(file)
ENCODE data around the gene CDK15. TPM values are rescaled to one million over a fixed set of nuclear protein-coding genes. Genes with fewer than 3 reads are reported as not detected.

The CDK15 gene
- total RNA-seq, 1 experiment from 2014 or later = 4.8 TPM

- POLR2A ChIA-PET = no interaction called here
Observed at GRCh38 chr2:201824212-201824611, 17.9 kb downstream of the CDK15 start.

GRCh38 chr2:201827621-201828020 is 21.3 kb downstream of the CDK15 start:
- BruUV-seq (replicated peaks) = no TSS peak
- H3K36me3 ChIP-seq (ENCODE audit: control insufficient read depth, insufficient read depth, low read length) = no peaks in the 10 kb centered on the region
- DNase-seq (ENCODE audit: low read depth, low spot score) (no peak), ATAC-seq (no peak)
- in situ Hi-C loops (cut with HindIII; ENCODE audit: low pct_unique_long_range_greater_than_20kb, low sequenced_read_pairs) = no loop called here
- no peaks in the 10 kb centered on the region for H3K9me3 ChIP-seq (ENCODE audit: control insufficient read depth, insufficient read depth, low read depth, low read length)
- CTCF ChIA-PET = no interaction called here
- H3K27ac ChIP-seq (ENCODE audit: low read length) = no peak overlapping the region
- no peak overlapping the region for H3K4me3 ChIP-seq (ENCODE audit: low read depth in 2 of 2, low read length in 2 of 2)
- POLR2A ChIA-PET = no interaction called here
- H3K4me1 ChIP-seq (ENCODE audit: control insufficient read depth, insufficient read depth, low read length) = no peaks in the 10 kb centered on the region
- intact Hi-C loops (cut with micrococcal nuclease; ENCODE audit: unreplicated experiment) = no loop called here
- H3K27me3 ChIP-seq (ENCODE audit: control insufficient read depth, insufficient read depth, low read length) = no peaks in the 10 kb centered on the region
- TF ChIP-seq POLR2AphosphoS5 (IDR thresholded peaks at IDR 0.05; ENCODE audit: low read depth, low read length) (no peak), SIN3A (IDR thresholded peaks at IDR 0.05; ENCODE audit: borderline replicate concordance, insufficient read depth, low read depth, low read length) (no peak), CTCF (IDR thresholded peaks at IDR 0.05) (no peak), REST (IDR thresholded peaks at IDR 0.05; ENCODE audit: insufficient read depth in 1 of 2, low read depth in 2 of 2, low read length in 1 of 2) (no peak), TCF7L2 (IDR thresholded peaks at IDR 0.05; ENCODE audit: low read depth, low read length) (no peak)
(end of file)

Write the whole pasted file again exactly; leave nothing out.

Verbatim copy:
ENCODE data around the gene CDK15. TPM values are rescaled to one million over a fixed set of nuclear protein-coding genes. Genes with fewer than 3 reads are reported as not detected.

The CDK15 gene
- total RNA-seq, 1 experiment from 2014 or later = 4.8 TPM

- POLR2A ChIA-PET = no interaction called here
Observed at GRCh38 chr2:201824212-201824611, 17.9 kb downstream of the CDK15 start.

GRCh38 chr2:201827621-201828020 is 21.3 kb downstream of the CDK15 start:
- BruUV-seq (replicated peaks) = no TSS peak
- H3K36me3 ChIP-seq (ENCODE audit: control insufficient read depth, insufficient read depth, low read length) = no peaks in the 10 kb centered on the region
- DNase-seq (ENCODE audit: low read depth, low spot score) (no peak), ATAC-seq (no peak)
- in situ Hi-C loops (cut with HindIII; ENCODE audit: low pct_unique_long_range_greater_than_20kb, low sequenced_read_pairs) = no loop called here
- no peaks in the 10 kb centered on the region for H3K9me3 ChIP-seq (ENCODE audit: control insufficient read depth, insufficient read depth, low read depth, low read length)
- CTCF ChIA-PET = no interaction called here
- H3K27ac ChIP-seq (ENCODE audit: low read length) = no peak overlapping the region
- no peak overlapping the region for H3K4me3 ChIP-seq (ENCODE audit: low read depth in 2 of 2, low read length in 2 of 2)
- POLR2A ChIA-PET = no interaction called here
- H3K4me1 ChIP-seq (ENCODE audit: control insufficient read depth, insufficient read depth, low read length) = no peaks in the 10 kb centered on the region
- intact Hi-C loops (cut with micrococcal nuclease; ENCODE audit: unreplicated experiment) = no loop called here
- H3K27me3 ChIP-seq (ENCODE audit: control insufficient read depth, insufficient read depth, low read length) = no peaks in the 10 kb centered on the region
- TF ChIP-seq POLR2AphosphoS5 (IDR thresholded peaks at IDR 0.05; ENCODE audit: low read depth, low read length) (no peak), SIN3A (IDR thresholded peaks at IDR 0.05; ENCODE audit: borderline replicate concordance, insufficient read depth, low read depth, low read length) (no peak), CTCF (IDR thresholded peaks at IDR 0.05) (no peak), REST (IDR thresholded peaks at IDR 0.05; ENCODE audit: insufficient read depth in 1 of 2, low read depth in 2 of 2, low read length in 1 of 2) (no peak), TCF7L2 (IDR thresholded peaks at IDR 0.05; ENCODE audit: low read depth, low read length) (no peak)